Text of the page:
As always, summaries do so little justice to the books they represent, because good books cannot be summed up in a few paragraphs. This book, while hilarious and delightful, is not light or even fluffy. This isn’t about romance as much as it’s about figuring out how to still connect with people despite pain, trauma, and responsibilities. It’s about how complicated our family ties really are, and that your family makes you into an adult – for better or worse. This book was great.

One of the things I struggle with in contemporary YA is that the teens often jump to conclusions about the adults, or misinterpret events in such a way that even the reader is like – what is wrong with you? I love that this book doesn’t do that, even a little bit. There’s no ambiguity to the adults – if they aren’t direct, someone around the characters comes out and clears things up in some way. It doesn’t mean all the adults are good and good parents and like the teenagers, just that you don’t jump to conclusions.

Recently, I read an article about the Hate U Give and about how Angie Thomas brought family back to YA – I think this is another example of that. Family and familial relationships are integral to this story, and to Bailey’s journey. It also clearly demonstrates that some people just fail at being a parent, and sometimes it’s because they have to take care of themselves as an individual human when they have the space to do so.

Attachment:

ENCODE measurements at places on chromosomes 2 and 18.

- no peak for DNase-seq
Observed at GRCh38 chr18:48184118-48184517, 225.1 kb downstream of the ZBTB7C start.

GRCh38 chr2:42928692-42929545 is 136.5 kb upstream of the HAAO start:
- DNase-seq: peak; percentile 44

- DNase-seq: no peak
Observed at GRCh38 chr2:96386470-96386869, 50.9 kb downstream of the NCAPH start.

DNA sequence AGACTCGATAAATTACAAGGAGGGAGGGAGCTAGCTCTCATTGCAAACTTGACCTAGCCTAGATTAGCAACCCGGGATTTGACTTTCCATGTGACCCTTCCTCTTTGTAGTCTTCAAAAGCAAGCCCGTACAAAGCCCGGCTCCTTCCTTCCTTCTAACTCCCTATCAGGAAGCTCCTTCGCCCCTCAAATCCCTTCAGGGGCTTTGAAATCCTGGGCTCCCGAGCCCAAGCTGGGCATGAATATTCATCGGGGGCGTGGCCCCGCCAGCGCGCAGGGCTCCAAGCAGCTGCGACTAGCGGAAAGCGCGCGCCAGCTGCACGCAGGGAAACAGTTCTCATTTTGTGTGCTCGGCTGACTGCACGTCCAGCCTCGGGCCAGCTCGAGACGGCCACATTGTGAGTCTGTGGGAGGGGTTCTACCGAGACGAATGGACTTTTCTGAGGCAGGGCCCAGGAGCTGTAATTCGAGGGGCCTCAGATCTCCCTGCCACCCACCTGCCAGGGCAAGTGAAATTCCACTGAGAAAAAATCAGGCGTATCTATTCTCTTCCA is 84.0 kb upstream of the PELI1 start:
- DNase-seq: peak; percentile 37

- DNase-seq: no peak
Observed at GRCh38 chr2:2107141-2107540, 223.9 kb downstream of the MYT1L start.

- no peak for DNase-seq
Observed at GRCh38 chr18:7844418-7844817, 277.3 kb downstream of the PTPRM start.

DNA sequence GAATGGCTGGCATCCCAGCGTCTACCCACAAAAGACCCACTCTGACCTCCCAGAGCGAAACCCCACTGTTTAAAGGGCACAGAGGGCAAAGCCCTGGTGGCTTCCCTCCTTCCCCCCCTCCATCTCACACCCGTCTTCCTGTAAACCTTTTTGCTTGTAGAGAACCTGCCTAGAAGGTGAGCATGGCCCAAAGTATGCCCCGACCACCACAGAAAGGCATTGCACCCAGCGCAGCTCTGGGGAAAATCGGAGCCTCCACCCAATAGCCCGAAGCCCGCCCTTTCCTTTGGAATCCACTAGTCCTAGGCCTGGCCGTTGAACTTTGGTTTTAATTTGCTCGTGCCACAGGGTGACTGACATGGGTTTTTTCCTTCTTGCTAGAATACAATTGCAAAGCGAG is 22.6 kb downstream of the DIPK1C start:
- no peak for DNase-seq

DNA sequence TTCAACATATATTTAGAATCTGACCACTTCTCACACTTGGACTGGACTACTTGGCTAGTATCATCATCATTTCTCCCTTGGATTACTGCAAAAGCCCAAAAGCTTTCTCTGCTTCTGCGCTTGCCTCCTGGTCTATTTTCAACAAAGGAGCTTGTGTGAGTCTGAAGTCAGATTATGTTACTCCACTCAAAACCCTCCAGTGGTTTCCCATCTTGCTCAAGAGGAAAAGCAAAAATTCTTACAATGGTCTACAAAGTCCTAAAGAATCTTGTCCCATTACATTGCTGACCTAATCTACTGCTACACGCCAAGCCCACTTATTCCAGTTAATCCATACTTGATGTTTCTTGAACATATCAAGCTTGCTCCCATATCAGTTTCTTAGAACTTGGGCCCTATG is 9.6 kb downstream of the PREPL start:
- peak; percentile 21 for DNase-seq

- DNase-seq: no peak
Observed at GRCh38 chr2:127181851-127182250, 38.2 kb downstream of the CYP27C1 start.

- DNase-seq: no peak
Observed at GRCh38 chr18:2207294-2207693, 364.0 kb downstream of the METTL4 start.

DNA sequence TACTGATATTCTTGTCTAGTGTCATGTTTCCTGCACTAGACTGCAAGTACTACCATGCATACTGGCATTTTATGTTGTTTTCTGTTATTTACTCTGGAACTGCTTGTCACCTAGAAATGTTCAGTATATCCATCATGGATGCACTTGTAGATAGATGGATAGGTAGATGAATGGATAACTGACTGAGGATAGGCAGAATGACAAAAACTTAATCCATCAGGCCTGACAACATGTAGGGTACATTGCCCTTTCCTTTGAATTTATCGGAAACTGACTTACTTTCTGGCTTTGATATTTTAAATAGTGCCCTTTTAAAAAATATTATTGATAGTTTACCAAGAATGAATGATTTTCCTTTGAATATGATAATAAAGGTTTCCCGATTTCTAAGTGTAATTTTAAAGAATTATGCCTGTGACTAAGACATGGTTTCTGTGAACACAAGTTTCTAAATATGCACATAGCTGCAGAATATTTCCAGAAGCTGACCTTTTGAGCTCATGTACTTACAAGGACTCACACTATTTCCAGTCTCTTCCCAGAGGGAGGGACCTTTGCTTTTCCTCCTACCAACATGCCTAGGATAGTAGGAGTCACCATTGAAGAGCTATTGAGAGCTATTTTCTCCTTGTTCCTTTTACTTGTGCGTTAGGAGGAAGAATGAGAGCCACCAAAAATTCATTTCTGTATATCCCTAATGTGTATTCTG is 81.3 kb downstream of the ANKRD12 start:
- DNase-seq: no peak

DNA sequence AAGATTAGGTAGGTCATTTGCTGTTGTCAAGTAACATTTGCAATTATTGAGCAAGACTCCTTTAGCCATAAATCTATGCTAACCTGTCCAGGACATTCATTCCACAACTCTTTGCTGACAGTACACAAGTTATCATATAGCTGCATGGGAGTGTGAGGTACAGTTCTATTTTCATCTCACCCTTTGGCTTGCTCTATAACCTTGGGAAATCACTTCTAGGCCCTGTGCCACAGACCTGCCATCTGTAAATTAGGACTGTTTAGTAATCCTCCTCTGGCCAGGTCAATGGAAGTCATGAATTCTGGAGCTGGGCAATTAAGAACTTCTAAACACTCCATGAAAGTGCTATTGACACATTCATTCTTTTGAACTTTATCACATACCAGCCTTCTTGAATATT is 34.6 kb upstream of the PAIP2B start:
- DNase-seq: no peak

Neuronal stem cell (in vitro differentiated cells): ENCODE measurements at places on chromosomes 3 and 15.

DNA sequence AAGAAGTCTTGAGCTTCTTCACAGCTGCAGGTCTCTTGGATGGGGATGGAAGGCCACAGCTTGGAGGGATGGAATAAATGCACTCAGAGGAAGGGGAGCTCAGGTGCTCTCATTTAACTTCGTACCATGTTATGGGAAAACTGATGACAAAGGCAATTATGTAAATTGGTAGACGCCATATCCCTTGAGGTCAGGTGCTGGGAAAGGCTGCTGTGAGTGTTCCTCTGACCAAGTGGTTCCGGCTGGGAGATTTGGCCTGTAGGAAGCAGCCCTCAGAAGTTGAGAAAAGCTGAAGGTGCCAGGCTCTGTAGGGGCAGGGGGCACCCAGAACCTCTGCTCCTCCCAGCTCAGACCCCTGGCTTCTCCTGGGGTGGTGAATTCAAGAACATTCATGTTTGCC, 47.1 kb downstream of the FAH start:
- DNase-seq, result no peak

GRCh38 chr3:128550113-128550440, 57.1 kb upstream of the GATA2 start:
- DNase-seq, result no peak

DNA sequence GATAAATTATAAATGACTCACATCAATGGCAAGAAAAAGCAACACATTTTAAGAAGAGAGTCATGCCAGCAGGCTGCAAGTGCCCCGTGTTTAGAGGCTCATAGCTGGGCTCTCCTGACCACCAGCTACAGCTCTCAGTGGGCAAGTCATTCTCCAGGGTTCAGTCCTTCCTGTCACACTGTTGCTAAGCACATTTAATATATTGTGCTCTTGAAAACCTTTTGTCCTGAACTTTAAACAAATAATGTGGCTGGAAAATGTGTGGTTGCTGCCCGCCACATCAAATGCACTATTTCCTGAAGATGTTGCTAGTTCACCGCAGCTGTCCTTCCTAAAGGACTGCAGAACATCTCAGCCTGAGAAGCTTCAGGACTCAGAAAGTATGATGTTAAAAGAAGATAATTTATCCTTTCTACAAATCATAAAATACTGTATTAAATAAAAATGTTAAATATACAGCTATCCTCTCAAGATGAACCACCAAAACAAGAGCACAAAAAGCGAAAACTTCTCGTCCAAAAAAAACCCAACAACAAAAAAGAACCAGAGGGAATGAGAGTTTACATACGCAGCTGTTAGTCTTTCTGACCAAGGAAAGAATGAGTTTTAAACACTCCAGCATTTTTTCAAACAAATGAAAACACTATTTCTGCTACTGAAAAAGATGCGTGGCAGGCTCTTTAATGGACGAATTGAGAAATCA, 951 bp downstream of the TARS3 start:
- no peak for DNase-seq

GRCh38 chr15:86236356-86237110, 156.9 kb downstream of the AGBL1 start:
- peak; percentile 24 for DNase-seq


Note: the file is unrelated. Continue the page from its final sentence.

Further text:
This next thing I’m going to try and talk about without spoilers. Bad stuff has happened to both Bailey and Porter. What happened to Bailey is probably my greatest fear, as someone who often holds people accountable for their actions and is part of separating them from their education, that’s the shit I have nightmares about. And I’ll be honest, when the storyline was first hinted at I thought it was going to be too over the top, or too much for a teen contemporary romance. But it wasn’t. It was impactful and delivered well and at the exact right moments in the story. It’s also sadly realistic for our world and it’s much easier to deny that than accept that it’s not such a crazy thing to include in a novel. It’s not even an extreme example. So yeah, some dark stuff happens but we get to see a teenage girl successfully working through her response to trauma. We also get to see her help someone else deal with their own, and it’s such a REAL moment. Like a punch in the feels kind of moment, but you’re okay with the bruise.